Did you miss me?
Anyway, I’m back in Santiago after two lovely weeks at home with my family. I posted about reverse culture shock last year too, but I’m gonna post about it again this year because it was completely different and unexpected. I kind of thought I was over being surprised at the differences, but apparently there were some things that I forgot about life in the U.S.
1. Central Heating. Okay, so I know that it exists as a norm in the US and I’m so thankful for that considering my first few days in Vermont were downright frigid. However, I forgot how much NOISE it makes. As soon as the thermostat kicks in it’s like an engine revving up. I mean, I lived 18 plus some years of my life listening to this noise, but I had completely forgotten about it. At my parents’ house it was especially loud and seemed to rattle the registers. When it turned on the first night, I sat up in bed and thought: “Earthquake!”…then realized where I was.
2. Options. There are like 500000 brands of everything and so many varieties! I got very overwhelmed in the cracker aisle in Hannafords. More than just Galletas de Agua and Galletas de Soda. Thank God for that. Also, the variety of cheeses! And no Mantecoso as far as the eye could see. Double Thank God for that.
3. Driving. This isn’t really culture shock, I just don’t do it here in Chile. My license was a casualty to this unfortunate incident, so I really haven’t driven more than quick jaunts since December 2008. However, I decided to bite the bullet and go to the DMV while I was home and can now legally drive in the US. The good news, it’s like riding a bike. You don’t really forget how to drive. I think mostly because my parents moved to the boonies, a half an hour drive from a major grocery store, it seemed like it took forever to get anywhere. (That being said, they live in a beautiful spot right by a major lake and it was very peaceful and the first night my ears were ringing it was so quiet [besides aforementioned heat turning on]).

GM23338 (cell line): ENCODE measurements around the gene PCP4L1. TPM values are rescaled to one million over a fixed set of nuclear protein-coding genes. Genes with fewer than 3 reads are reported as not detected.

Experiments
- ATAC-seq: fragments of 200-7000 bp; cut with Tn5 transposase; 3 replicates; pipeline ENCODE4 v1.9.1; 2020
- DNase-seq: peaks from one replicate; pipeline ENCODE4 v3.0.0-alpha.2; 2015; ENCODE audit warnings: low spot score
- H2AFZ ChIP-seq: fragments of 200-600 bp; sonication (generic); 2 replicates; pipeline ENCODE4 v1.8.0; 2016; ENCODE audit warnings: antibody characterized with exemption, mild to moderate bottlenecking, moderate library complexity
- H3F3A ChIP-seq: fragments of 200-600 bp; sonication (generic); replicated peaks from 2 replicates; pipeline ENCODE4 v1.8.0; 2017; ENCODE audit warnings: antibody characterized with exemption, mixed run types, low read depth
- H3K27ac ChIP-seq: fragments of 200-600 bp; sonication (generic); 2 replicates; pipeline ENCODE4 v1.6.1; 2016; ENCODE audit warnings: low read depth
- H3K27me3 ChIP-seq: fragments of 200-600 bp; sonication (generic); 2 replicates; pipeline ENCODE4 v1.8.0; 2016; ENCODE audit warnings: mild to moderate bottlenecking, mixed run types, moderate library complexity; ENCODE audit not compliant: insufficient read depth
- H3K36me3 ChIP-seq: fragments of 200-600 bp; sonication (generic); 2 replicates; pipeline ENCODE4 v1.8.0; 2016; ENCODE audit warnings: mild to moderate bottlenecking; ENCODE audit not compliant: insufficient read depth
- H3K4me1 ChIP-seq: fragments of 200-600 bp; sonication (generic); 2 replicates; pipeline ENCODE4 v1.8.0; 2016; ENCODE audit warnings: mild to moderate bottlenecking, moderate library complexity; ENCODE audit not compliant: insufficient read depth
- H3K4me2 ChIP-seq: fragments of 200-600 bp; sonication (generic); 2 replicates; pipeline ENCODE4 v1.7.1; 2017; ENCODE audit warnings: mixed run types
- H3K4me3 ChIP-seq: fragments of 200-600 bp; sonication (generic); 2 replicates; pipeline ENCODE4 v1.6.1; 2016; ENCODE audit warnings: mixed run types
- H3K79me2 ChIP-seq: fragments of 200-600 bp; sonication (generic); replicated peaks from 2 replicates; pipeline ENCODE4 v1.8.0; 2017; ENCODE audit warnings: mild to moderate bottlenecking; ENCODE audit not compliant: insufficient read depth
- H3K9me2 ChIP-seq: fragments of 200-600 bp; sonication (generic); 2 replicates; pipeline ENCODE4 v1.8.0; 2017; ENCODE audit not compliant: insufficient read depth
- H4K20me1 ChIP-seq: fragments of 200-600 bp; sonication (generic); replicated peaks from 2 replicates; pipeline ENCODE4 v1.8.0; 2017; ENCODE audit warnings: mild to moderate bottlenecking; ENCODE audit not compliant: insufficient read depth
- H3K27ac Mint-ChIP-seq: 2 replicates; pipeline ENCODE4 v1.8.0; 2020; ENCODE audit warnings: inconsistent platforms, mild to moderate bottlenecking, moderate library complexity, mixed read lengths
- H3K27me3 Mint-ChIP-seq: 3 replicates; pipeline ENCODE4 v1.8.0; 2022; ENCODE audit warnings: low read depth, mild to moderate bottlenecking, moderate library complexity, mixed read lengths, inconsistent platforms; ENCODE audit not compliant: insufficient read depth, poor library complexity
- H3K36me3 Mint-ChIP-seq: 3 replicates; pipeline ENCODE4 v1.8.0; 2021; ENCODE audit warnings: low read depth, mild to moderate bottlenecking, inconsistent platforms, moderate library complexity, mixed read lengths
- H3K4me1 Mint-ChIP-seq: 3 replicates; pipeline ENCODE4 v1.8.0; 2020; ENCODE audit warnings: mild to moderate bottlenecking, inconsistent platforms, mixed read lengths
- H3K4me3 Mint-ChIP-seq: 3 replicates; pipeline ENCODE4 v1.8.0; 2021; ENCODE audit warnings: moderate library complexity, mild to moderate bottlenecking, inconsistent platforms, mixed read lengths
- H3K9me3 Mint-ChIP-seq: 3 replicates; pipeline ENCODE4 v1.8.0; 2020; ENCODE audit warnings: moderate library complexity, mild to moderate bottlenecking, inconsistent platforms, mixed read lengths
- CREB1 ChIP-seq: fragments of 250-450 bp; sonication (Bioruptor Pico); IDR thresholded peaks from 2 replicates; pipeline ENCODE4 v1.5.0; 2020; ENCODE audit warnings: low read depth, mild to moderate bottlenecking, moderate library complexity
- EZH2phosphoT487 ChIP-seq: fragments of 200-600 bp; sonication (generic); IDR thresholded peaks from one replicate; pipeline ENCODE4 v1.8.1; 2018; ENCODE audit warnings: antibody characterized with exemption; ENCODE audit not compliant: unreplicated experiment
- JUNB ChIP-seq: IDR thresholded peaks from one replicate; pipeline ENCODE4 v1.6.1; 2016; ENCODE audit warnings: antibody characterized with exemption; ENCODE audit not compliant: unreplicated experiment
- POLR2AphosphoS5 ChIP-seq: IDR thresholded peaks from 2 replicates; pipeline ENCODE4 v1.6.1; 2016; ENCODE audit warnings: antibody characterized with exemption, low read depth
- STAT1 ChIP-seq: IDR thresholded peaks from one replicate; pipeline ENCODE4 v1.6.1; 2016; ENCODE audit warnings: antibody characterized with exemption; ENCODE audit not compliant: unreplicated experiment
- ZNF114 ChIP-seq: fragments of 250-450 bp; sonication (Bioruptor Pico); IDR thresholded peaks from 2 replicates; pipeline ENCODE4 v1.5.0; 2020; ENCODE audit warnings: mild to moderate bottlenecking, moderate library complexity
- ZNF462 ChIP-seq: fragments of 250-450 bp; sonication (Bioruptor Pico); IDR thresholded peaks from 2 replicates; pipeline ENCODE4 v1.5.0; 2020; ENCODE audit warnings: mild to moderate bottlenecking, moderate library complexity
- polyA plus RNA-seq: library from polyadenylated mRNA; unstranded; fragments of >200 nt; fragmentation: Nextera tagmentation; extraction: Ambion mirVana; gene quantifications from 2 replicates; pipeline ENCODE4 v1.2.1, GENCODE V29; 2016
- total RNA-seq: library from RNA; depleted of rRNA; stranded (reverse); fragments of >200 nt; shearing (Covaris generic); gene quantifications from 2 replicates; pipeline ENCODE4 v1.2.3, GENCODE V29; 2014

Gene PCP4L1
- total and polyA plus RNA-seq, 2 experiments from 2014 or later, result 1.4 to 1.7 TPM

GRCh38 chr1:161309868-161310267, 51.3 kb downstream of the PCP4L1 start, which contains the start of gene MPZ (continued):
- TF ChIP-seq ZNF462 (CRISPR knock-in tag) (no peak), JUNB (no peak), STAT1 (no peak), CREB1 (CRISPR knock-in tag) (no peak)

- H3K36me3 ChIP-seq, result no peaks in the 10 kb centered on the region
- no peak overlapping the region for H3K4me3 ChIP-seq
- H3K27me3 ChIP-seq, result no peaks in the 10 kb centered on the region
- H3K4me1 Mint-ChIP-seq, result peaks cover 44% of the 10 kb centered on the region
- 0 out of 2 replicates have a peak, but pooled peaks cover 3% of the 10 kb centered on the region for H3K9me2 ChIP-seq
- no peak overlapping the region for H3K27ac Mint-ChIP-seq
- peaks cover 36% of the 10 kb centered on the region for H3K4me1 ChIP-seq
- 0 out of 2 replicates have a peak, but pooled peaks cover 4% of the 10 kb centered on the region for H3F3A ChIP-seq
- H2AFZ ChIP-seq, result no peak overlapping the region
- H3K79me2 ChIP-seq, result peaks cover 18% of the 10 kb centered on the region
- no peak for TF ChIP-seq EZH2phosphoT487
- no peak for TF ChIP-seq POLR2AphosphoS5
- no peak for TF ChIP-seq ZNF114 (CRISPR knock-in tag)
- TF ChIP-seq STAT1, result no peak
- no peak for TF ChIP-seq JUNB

4. Getting the check RIGHT when you finish dinner at a restaurant. Although sometimes I think it’s a pain to have to flag down the waiter here in Chile, I find plonking the slip on the table two seconds after I’ve taken my last bite of food to be a bit jarring. Give me a minute to digest, please!
And in true Chile fashion, I was welcomed back to my adopted country with a one hour wait to get through Immigration and had all my bags checked by Customs. Oh joy.